The first state charter school law was passed in Minnesota in 1991. The idea that teachers, parents, and other community members could launch these independent public schools of choice proceeded to spread rapidly across the country. Within two decades, many charter schools had long waiting lists and parents willing to march on their behalf. By 2017, more than 6,900 charter schools were operating in 44 states plus DC, serving 3.2 million children. In spite of the controversy that often swirls around them, charter schools have dropped strong roots into the field of education.
HIT THE DRUM is a page-turning narrative that gives an insider's perspective to explain how this transformation happened. It tells the engaging stories of several dozen unsung heroes and heroines—many of them classroom teachers—who decided to change their lives in order to join this grassroots movement which has dramatically altered the landscape of public education in America. If you are interested in education reform or how social movements grow and spread—or if you want to understand more about why we have the kinds of schools we do and how schools might look in the future—this book is a must-read.
PRAISE FOR HIT THE DRUM:
“Sarah Tantillo, a teacher and early force for school reform in New Jersey, has written a groundbreaking narrative on the birth and blossoming of the charter school movement, particularly the most successful part of it. She introduces us to many unsung heroes and heroines all over the country, most of them teachers, who decided public schools independent of bureaucratic school districts could do a much better job raising the achievement of impoverished children. If you have time for only one book on charter schools, this is it.”--JAY MATHEWS, Washington Post education columnist
“HIT THE DRUM is a page-turning account that connects many dots and tells previously untold stories: a must-read for anyone interested in education reform.”—PEG TYRE, best-selling author and award-winning journalist, helps operate the EGF Accelerator, a residential incubator for education-related nonprofits.
“Sarah Tantillo has penned a timely and highly readable account of charter schooling. She explains how charters came about, why charter schooling is important, and what it’ll take for charter schools to do more for America’s students.” --FREDERICK M. HESS, Director of Education Policy Studies, American Enterprise Institute
“Sarah Tantillo weaves a fascinating history from 1983’s ‘A Nation at Risk’ to today’s fertile petri-dish of the promised and delivered-on innovation provided by charters and other education options. Full of insider tidbits and knowledge (much of which I can attest to!) that give flesh and bones to the ed reform story, it gives hope to all those aspiring to expand education opportunity.”--JEANNE ALLEN, Founder & CEO, The Center for Education Reform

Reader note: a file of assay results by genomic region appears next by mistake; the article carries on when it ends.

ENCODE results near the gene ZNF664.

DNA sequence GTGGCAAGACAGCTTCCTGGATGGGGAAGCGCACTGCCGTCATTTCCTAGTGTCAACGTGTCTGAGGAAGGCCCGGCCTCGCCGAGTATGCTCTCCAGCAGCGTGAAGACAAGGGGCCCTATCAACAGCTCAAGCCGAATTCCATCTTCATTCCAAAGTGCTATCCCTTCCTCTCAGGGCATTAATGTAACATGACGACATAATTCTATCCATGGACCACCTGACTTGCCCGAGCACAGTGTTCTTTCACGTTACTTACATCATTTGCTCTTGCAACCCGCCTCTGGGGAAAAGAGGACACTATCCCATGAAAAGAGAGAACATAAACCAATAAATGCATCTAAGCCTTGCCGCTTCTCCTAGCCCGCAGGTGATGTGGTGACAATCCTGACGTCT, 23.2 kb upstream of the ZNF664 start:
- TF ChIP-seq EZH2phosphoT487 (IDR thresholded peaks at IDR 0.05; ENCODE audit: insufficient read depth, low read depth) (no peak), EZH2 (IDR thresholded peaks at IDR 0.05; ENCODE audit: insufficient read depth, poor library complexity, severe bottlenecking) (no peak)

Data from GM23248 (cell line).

“Tantillo’s insider account captures the heart and soul of the charter schools movement and serves as a compelling reminder that chartering is really a strategy for empowering people to make a difference.”--DR. JAMES N. GOENNER, President & CEO, National Charter Schools Institute
“A quarter-century after the first charter schools opened in America, some still see them as an enigma. HIT THE DRUM dives into the people, stories, and philosophies behind the most significant school improvement effort of our lifetimes and sheds light on why this movement is still making waves all these years later.”--GREG RICHMOND, President & CEO, National Association of Charter School Authorizers
“A great resource for people who believe schools can make a huge positive difference. Tantillo shows how committed, caring, and creative educators and community members throughout the country created the chartered public school movement.”--JOE NATHAN, former public school teacher, administrator, PTA president, and director, Center for School Change
TABLE OF CONTENTS
INTRODUCTION PART I: FIRST STEPS Chapter 1: Seeing What's Possible: Day One at North Star Academy Chapter 2: A Nation at Risk and Time for Results Chapter 3: Where Did the Idea of Chartering Come From? Chapter 4: Preparing the Field and Planting the Seeds Chapter 5: California and Michigan and the Early Challenges Chapter 6: "All Choice Is Good and More Choice Is Better": Two Warriors Chapter 7: The Pioneer Chapter 8: "Who's Going to Help People Start These Things?" Chapter 9: "We Had Nothing to Lose" Chapter 10: From Small Schools to Charter Schools in Chicago Chapter 11: How to Make the Most of a Crisis: The DC Story Chapter 12: A Pot of Meatballs Among Friends Chapter 13: Herding Cats, Part I
PART II: SCALING UP: QUANTITY VS. QUALITY Chapter 14: Explaining This New Thing Chapter 15: Why Aren't All Charter Schools Great? Chapter 16: "Weeding Is Hard Work" Chapter 17: The Superintendent and the Entrepreneur Chapter 18: A Couple of Rookies Chapter 19: KIPP and YES Prep Chapter 20: The Disgruntled Graduate Student Chapter 21: Building the Uncommon Team Chapter 22: "From Margins to Mainstream" Chapter 23: "How Many Schools Can You Open?" Chapter 24: Herding Cats, Part II, and the Double-edged Sword of Philanthropy Chapter 25: The Katrina Effect Chapter 26: "Don't Steal Possible"
PART III: ROOTS TAKING HOLD Chapter 27: The Promise of "R & D" Labs vs. The Reality Chapter 28: Using Data Differently Chapter 29: Changing How Teachers and Leaders Are Prepared, Part I Chapter 30: Changing How Teachers and Leaders Are Prepared, Part II
CONCLUSION: Why Charters Have Not Faded
NOTE ON METHODOLOGY
ABOUT THE AUTHOR